I call Angela Merkel’s bluff


By Luis Arroyo, in Madrid | German Chancellor Angela Merkel the executioner recently said that austerity is the right path, and that Canada should provide a good enough example for non-believers. Should we have a closer look into her claims?, of course we must. Unfortunately for her, it clearly appears to be the case that Canada’s success has been supported by a monetary policy absolutely at odds with the European Central Bank’s. Besides, austerity has not played a large role, either.

What Merkel told reporters was this:

“Merkel, facing European pressure to ease bailout terms and allow shared debt, and from global partners to do more to stop contagion, used a visit to Canada as the stage for her first public comments in a month on the crisis. She hailed Canada’s budget discipline, promotion of economic growth and ‘not living on borrowed money’ as models for the 17-nation euro region.”

One must have some cheek to make that sort of statement in a country with monetary sovereignty, with which it carried out an expansive monetary policy to lower the exchange ratio between the Canadian dollar and its US counterpart. The increase of the US dollar in Canadian dollars has helped to compensate contractions of the domestic demand.


Canada’s central bank has also worked to maintain a constant growth of nominal income.


Now, put that against the ECB’s lack of support  for Spain, how the country’s nominal GDP stalls and debt per nominal GDP ratio cannot improve.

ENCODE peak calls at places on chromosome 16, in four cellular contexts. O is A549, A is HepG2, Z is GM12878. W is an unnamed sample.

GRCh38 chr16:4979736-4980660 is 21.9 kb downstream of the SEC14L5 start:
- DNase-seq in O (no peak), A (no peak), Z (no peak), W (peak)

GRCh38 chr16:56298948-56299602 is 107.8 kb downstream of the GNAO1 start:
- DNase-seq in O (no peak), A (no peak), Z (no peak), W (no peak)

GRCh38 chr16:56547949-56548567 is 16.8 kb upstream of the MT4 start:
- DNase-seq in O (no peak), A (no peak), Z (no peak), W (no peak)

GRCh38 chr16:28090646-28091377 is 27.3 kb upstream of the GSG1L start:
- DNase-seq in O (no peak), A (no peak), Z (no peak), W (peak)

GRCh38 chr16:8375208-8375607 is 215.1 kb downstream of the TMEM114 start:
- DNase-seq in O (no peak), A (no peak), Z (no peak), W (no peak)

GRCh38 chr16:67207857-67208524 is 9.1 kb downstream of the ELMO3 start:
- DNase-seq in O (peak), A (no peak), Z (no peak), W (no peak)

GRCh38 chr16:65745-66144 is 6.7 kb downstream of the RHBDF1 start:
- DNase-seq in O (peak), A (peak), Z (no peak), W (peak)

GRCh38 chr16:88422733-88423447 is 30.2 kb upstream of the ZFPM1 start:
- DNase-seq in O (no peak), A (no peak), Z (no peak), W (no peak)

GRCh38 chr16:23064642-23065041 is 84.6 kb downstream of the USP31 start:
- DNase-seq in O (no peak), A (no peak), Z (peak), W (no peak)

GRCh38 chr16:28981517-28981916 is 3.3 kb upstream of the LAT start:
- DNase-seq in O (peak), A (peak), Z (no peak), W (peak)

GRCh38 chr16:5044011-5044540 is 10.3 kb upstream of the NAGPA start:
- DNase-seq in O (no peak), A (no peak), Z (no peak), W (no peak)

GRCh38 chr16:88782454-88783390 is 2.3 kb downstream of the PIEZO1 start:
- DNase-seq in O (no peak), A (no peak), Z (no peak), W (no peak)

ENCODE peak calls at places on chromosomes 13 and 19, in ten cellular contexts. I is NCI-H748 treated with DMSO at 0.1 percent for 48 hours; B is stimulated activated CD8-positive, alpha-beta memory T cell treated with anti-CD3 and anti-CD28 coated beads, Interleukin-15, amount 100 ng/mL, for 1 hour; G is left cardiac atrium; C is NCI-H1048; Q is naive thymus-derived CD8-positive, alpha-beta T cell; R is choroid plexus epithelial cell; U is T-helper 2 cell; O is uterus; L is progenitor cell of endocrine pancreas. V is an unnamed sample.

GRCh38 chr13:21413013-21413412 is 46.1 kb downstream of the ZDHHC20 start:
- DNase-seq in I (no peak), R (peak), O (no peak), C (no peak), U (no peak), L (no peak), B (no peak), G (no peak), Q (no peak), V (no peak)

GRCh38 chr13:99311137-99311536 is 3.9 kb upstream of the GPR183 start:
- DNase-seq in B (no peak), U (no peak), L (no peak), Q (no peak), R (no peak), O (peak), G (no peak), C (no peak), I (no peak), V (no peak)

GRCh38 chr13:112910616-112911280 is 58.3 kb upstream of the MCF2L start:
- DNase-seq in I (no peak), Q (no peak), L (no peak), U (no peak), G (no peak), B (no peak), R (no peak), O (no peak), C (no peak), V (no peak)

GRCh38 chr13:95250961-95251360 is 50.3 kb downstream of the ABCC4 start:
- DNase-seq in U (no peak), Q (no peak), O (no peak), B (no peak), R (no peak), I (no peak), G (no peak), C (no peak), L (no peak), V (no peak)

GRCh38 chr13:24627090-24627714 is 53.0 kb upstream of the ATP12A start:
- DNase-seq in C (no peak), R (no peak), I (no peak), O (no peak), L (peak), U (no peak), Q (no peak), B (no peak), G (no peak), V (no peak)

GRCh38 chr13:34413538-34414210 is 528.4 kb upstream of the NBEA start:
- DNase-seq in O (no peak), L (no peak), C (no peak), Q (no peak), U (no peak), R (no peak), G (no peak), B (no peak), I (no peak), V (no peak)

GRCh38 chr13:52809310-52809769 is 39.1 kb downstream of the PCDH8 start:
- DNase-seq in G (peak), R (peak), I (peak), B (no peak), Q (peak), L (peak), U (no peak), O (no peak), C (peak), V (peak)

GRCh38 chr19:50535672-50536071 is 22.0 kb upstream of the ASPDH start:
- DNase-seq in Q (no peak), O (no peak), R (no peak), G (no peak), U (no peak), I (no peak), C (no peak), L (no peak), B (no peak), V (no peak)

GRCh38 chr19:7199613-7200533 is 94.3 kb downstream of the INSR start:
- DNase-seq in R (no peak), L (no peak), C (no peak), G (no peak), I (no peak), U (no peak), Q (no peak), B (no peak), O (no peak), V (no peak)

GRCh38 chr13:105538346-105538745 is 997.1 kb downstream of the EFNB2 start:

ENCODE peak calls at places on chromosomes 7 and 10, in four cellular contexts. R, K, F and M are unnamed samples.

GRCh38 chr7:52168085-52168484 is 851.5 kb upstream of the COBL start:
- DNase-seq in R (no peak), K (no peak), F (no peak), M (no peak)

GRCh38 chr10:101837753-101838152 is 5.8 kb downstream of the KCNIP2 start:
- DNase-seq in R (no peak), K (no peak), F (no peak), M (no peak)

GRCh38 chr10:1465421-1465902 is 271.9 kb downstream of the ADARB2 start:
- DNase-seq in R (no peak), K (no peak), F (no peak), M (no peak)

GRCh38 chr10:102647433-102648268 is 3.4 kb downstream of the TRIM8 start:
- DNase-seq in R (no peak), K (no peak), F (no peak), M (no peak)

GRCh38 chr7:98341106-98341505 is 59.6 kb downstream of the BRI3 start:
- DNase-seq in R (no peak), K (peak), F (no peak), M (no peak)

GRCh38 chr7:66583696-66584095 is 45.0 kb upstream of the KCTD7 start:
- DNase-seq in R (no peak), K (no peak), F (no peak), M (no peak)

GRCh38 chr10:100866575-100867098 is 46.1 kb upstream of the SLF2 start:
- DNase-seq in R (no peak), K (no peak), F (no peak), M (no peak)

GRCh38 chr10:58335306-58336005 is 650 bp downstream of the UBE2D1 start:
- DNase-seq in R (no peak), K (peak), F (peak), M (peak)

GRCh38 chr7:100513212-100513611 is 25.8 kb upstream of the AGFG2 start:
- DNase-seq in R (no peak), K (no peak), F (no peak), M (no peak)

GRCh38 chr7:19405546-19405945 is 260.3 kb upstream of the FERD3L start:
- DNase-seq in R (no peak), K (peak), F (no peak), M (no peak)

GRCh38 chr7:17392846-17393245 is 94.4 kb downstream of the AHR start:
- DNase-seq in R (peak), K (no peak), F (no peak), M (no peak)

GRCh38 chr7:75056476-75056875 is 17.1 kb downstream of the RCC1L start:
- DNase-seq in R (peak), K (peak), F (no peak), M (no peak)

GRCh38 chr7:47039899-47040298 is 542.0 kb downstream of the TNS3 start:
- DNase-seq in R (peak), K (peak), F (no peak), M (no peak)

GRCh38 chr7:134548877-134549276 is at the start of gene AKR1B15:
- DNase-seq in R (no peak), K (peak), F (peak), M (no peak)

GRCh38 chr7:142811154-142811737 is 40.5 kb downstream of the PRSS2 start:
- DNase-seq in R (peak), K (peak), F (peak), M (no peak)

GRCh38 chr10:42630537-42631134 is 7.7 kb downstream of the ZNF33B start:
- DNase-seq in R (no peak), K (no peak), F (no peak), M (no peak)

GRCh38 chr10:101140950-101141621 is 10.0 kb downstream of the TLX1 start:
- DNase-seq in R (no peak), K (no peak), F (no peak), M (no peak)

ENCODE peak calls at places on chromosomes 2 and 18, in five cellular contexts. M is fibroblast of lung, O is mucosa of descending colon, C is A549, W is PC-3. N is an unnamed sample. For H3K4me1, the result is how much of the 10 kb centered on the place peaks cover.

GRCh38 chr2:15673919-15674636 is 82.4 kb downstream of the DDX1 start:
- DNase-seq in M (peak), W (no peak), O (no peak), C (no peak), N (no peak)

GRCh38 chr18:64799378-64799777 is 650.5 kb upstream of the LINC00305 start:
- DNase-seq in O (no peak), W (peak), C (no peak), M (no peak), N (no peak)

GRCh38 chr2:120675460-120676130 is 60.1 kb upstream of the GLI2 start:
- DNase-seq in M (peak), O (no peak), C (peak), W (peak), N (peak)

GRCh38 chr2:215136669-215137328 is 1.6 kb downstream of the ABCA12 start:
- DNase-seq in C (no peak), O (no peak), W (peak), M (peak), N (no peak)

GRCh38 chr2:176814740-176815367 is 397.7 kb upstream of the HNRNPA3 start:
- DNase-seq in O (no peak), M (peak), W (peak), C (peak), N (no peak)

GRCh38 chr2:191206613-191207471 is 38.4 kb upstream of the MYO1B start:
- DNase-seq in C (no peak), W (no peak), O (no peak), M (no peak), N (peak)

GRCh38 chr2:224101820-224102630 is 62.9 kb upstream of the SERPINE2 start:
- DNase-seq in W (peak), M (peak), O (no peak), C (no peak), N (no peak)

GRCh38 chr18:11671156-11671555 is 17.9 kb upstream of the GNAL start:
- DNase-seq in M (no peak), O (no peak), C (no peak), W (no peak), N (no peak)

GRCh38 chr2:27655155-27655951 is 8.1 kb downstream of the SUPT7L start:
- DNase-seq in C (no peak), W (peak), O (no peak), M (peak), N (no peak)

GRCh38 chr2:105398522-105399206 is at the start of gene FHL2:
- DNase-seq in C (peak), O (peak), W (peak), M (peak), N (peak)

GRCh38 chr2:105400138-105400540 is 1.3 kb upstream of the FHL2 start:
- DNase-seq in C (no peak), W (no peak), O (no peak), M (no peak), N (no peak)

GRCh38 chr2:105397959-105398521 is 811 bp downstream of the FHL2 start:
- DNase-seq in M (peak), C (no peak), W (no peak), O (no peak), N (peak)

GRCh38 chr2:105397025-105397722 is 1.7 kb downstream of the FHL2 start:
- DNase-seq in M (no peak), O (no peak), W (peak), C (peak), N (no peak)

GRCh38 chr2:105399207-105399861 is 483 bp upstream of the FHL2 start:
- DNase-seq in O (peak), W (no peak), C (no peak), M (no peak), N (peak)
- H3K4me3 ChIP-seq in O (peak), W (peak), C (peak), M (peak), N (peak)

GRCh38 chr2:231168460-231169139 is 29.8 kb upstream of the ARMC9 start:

Austerity serves economies well under certain conditions, no one argues that, but you need a monetary policy that counters to some extent the decline triggered by budget cuts and lower investment. According to the International Monetary Fund data, Canada has let its debt to go up, which admittedly is of modest proportions, but has avoided the Merkel path of restrictions.

My take is that we in the euro area need growth and financial stability policies. It definitely is better than closing the liquidity tap while imposing budget restrictions and harsh debt repayment terms.

Merkel is not being cynical or stupid, she knows full well the difference between having a central bank and having none. What I think is that she has convinced herself about the German success coming through austerity solely, and not because the ECB adapted its policies to Germany’s needs. Still, her remark is not acceptable.

About the Author

The Corner
The Corner has a team of on-the-ground reporters in capital cities ranging from New York to Beijing. Their stories are edited by the teams at the Spanish magazine Consejeros (for members of companies’ boards of directors) and at the stock market news site Consenso Del Mercado (market consensus). They have worked in economics and communication for over 25 years.

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